Jenny Schlecht / Agweek Staff Writer
About a year ago, I talked to women involved in Annie's Project, a farm management course for women, for a story in Agweek. That night in McIntosh County, N.D., the class heard from a speaker on bookkeeping and audits. As I gathered my photos and videos, a lightbulb went off in my head. I needed this.
In early April, the Washington Post reported that the U.S. Department of Agriculture was going to put pork inspection under industry control, rather than the control of federal inspectors. The USDA and the pork industry were quick to cry foul, with the USDA going as far as putting out a point-by-point press release repudiating the claims in the Post article.
ASHLEY, N.D. — It was 1885 when Terry Ulrich's family homesteaded the farm he operates with his brother, wife and hired man about a mile north of the South Dakota border. So he has a pretty good historical context for what a normal winter looks like in his area. The winter of 2018-19 will go down as one of the wettest in his farm's history, right up there with the wet years of the 1990s. The result has been a lot of mud and a lot of slop. "Bring your boots," Polly Ulrich, Terry's wife, advises visitors.
BISMARCK, N.D. — Representatives of ag groups are used to going to shows and conventions, talking to farmers and consumers. Talking to farmers about the importance of various crops can be like preaching to the choir, while talking to consumers at big events can be hit or miss on whether the information sets in, said Brian Gion, marketing director for the Northern Crop Growers Association.
SAN FRANCISCO — Myriad Mobile's Bushel won a prestigious award at Rabobank's 2019 FoodBytes! San Francisco event. Bushel is a software platform and app launched in 2017 that allows grain elevators and cooperatives to digitally connect with growers and deliver real-time information to inform better business decisions. Based in Fargo, N.D., Bushel touts itself as a software company "made up of farm kids."
BISMARCK, N.D. — A bill to change North Dakota's trespassing and posting laws remained alive after a vote in the state House, though many changes sought by the House Agriculture Committee were defeated. The debate on the floor of the House on Thursday, April 11, revealed numerous simmering differences of opinion along urban and rural divides and between landowners and hunters. The bill still will have to be ironed out by a conference committee.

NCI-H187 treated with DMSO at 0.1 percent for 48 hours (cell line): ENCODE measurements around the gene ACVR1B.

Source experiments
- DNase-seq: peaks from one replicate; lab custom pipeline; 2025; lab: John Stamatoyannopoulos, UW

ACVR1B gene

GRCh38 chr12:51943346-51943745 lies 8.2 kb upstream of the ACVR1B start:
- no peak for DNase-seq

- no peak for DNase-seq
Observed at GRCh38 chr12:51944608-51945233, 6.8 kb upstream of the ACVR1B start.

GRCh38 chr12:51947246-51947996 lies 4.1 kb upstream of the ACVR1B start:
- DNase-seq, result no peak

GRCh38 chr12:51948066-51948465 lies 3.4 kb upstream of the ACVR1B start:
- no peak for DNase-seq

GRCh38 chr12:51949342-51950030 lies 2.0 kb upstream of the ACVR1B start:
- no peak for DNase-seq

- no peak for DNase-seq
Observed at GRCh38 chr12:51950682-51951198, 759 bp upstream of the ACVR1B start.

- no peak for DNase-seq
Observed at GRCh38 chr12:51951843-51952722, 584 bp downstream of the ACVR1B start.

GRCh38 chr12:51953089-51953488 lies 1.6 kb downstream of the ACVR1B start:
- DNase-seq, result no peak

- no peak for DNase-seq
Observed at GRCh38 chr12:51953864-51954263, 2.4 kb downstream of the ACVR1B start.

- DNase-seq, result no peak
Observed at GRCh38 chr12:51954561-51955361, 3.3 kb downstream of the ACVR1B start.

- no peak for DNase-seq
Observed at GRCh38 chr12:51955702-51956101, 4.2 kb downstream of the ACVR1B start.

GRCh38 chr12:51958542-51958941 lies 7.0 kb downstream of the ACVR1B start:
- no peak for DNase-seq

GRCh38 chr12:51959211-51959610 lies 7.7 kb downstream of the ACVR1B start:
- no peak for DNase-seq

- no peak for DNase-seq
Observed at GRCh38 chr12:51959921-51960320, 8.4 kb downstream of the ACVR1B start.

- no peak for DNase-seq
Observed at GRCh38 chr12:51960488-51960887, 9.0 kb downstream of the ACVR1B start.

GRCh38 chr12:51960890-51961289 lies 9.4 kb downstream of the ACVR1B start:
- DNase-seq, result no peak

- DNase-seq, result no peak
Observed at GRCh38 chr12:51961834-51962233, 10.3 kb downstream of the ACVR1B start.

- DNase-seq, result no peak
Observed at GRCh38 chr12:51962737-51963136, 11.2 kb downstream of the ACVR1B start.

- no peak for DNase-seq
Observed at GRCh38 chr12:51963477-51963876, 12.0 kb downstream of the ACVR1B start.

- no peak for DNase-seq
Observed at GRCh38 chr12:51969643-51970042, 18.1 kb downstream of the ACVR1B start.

BISMARCK, N.D. — The North Dakota House has revived a proposal to move regulation of the grain industry from the Public Service Commission to the state Department of Agriculture. The House on Wednesday, April 10, voted 80-13 to pass Senate Bill 2346, which had been amended to, in part, mirror a bill earlier passed by the House, House Bill 1467. The North Dakota Public Service Commission is in charge of regulating grain traders for the state. In 34 of 38 states that regulate the grain industry, state departments of agriculture are in charge of such duties.
A few weeks ago, I helped my husband move some pens of calves and sort some cows. Our feedlot has an excellent drainage system, but this time of year, nothing can drain well enough to keep pens dry. An abundance of melting snow and ice jams in the culverts have created ankle-deep slop here and there. Every thwack of my boots sticking in the mud sounded like spring.
NEW YORK — For the first time in about 90 years, broiler mortality has been trending upward, G. Donald Ritter, a veterinarian with Mountaire Farms, said during a New York Academy of Sciences conference on antibiotics in animal agriculture. The increase coincides with an uptick of meat companies adopting "no antibiotics ever" standards for poultry.
BISMARCK, N.D. — North Dakota stands alone in the region for its wide-open laws concerning who can go onto private property. Outdoors groups credit the law, which considers all private property open for anyone to enter unless otherwise posted, with keeping the state's hunting traditions vibrant. But the positive note for hunters has long been a problem for many landowners, particularly farmers and ranchers who want to control who enters their land.